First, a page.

‘Slavs and Tatars’ Exhibit in Iran
Art And Culture

‘Slavs and Tatars’ Exhibit in Iran

The first exhibition of ‘Slavs and Tatars’ art group is currently underway at ‘Pejman Foundation: Argo Factory’ in Tehran.
‘Slavs and Tatars’ is an art collective, a faction of polemics and intimacies devoted to an area east of the former Berlin Wall and west of the Great Wall of China known as Eurasia. The group’s work is centered on three activities: exhibitions, books and lectures.
According to Pejman Foundation website, the exhibit, titled ‘Nose to Nose’, features sculptures, audio works and publications.
Slavs and Tatars’ insistence on metaphysical and intellectual mix marks their unique place in contemporary art.
The artists involved in the group have so far exhibited their works in major institutions across the globe, including the Museum of Modern Art in New York, Tate Modern in London, Institute of Modern Art in Brisbane and the Center Pompidou in Paris.
Also at the exhibit, a Persian translation of David Joselit’s ‘On Aggregators’ has been unveiled. The book was originally published in October.
In the book, Joselit, a professor of art history at Yale University, poses an interesting and relevant argument on what the term ‘contemporary’ means today.
The same exhibition will take place at Salt Galata gallery in Istanbul this summer; at the Contemporary Art Center in Vilnius, Lithuania, in the fall; and Museum of Contemporary Art in Belgrade, Serbia, in winter.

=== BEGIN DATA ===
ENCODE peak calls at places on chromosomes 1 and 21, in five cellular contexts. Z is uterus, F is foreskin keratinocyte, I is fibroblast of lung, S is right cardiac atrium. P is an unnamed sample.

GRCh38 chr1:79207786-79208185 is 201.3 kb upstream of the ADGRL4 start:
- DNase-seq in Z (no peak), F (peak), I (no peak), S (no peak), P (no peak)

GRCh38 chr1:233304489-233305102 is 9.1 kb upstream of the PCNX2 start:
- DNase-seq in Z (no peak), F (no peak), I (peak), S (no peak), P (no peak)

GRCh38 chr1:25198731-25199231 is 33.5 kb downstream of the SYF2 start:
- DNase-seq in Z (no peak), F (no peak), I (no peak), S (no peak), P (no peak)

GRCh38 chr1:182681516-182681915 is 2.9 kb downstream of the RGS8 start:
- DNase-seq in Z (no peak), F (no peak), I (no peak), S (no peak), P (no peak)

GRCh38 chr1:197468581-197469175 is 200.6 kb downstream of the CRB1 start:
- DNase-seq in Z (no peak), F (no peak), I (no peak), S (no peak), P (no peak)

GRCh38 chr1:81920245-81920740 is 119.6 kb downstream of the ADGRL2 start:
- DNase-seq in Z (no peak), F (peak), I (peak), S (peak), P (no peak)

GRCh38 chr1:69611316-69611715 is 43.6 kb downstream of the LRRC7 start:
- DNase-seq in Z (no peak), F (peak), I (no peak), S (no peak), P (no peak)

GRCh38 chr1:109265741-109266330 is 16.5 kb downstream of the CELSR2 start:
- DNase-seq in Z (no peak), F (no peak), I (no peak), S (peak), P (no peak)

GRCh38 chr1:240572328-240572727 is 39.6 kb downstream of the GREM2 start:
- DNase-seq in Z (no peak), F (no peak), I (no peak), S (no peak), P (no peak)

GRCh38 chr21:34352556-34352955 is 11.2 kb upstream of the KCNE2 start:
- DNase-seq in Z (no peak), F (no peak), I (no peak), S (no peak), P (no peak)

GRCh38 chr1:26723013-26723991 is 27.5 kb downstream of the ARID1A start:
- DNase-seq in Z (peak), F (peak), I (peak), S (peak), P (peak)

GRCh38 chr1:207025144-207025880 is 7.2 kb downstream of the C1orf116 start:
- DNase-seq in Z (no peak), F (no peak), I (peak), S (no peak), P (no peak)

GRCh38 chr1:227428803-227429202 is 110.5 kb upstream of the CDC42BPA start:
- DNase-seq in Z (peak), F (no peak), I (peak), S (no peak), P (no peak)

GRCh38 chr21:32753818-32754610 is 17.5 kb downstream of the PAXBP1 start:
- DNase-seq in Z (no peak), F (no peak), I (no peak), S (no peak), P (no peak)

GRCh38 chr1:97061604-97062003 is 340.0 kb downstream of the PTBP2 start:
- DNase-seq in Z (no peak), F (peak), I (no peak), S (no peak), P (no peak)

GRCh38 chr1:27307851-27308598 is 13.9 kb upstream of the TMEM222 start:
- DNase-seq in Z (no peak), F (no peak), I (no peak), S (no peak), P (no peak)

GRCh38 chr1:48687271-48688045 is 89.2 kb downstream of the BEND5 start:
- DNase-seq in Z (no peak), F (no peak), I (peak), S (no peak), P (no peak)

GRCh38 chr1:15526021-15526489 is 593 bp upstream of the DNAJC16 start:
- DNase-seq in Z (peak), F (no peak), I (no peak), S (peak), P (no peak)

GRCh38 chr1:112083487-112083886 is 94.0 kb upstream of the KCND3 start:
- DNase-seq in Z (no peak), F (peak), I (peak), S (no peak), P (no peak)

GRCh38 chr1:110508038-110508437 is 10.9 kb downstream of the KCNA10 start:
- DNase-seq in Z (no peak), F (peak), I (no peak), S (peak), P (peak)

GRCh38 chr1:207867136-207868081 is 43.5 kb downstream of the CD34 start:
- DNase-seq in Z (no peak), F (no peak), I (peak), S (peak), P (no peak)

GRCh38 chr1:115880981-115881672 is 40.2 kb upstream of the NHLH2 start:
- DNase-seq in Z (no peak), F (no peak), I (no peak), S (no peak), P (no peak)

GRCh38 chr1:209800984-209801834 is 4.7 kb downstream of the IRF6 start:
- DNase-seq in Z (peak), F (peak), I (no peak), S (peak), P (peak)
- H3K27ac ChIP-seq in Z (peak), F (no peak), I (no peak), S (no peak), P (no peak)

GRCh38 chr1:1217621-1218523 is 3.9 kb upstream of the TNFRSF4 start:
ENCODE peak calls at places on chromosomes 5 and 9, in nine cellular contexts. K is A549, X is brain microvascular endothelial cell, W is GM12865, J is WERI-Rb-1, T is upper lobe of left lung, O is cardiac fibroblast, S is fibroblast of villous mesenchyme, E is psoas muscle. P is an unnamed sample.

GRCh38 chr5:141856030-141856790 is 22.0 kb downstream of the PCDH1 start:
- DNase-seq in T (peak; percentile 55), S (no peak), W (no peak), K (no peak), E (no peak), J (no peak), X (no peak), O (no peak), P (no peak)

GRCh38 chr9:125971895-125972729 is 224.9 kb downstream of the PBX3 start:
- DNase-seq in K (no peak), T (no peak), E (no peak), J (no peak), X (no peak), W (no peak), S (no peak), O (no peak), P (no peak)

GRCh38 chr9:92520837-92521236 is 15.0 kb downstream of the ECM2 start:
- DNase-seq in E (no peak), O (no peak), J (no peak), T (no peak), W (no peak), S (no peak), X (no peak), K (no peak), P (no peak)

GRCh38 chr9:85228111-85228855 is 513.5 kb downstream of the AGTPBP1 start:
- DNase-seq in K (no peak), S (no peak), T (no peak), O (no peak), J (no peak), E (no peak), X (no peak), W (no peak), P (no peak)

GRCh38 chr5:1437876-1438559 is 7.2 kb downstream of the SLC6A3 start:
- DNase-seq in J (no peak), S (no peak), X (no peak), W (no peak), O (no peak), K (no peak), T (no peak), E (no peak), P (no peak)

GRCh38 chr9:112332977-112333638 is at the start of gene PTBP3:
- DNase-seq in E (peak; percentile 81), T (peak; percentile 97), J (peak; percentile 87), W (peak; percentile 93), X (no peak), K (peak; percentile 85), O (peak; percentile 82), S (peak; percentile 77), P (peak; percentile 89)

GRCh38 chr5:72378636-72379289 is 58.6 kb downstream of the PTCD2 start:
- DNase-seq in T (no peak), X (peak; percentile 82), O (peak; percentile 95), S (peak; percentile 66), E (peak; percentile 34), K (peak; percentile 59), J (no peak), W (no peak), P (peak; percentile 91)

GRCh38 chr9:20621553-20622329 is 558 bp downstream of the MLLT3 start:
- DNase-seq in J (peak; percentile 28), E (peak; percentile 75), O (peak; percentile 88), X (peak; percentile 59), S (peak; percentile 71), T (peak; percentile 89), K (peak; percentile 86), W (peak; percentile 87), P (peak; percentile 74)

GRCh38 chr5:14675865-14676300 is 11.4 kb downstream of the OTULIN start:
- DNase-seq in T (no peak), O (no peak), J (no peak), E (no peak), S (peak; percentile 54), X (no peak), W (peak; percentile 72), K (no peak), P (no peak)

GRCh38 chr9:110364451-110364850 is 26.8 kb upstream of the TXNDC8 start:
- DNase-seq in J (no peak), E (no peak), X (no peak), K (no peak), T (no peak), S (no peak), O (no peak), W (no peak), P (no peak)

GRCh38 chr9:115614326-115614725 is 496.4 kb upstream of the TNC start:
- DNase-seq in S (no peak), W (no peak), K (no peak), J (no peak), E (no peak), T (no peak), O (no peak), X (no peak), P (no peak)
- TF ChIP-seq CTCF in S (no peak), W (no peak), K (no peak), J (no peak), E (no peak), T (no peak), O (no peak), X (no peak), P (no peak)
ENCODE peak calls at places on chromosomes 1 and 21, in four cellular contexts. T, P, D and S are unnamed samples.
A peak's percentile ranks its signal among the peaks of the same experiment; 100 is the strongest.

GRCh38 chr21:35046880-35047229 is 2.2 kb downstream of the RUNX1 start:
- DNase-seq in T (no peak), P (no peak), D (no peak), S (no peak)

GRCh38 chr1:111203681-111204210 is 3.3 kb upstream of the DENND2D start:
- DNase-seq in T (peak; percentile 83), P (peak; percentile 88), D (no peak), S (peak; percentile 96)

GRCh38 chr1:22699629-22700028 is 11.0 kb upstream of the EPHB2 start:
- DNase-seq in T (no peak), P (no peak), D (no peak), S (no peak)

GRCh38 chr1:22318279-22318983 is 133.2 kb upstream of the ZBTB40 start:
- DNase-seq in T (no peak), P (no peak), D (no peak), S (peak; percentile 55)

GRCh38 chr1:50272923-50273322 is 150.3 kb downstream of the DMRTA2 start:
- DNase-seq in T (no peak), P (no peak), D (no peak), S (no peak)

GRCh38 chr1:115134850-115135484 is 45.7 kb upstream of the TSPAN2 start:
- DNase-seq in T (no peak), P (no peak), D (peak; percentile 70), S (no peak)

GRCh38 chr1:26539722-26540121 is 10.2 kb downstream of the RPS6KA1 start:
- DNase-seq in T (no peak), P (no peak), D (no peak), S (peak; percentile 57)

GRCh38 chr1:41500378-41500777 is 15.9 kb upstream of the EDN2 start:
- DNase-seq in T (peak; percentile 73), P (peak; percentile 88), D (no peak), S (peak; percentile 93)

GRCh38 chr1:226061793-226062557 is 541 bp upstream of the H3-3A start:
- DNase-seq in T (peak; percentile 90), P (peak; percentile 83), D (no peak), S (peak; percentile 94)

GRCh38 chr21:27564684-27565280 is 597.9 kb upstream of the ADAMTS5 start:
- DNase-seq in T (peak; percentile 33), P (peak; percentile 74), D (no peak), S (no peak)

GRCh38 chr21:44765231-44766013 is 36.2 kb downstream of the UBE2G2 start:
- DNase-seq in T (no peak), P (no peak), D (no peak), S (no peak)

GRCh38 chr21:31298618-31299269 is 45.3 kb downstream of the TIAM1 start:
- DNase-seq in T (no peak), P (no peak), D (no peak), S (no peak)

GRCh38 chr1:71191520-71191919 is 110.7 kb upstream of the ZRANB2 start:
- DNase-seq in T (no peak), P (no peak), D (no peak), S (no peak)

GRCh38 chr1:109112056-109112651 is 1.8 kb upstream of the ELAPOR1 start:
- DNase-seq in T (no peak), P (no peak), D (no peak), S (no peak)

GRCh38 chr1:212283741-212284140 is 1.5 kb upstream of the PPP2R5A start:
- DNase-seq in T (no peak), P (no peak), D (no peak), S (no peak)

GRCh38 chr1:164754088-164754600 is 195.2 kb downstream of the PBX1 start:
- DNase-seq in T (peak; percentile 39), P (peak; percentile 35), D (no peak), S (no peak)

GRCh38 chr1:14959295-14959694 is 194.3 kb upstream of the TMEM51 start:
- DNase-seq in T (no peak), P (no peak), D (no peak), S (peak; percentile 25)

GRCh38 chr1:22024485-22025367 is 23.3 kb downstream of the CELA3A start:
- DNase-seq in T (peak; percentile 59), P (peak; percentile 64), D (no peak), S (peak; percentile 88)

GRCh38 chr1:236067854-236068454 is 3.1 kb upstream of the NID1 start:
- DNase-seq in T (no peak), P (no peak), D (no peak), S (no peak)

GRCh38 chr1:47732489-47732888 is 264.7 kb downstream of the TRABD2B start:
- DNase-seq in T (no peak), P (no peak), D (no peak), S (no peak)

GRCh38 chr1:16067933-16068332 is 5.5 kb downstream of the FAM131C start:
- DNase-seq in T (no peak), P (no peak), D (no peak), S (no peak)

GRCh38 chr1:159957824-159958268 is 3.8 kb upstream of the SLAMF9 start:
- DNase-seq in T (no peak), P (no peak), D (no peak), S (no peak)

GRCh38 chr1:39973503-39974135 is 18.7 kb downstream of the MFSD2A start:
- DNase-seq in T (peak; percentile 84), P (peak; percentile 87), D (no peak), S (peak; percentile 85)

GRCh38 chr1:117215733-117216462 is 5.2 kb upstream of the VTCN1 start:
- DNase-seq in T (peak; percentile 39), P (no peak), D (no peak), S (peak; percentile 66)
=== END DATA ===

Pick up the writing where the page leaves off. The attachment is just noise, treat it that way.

For the past ten years, since its founding in 2006, Slavs and Tatars art group has held shows in the Netherlands, Germany, France, Canada, Russia, Sweden, Belgium, Georgia, Italy, Austria, Poland, Brazil, Australia, South Korea, Norway, Turkey, the UAE, the UK and the US. It also has over 10 publications including a translation of the legendary Azeri satire ‘Molla Nasreddin: the magazine that would’ve could’ve should’ve’, currently in its second edition.
The group artists work across cycles, where extended periods of research give life to an eco-system of installations, sculptures, lectures, and printed matter that question our understanding of language, ritual and identity. Imbued with humor and a generosity of spirit, their work commonly blends pop visuals with esoteric traditions, oral rituals with scholarly analysis in a way that opens new paths of contemporary discourse.
The group has four branches based in Hong Kong, Abu Dhabi, Stockholm and Connecticut.
The Tehran exhibit is made possible with assistance from the Embassy of Poland in Tehran and The Third Line art gallery in Dubai.
It is open to the public through July 14 at the foundation, a non-profit cultural institution located at No. 6, Behdasht St., Taghavi St., Ferdowsi Ave.


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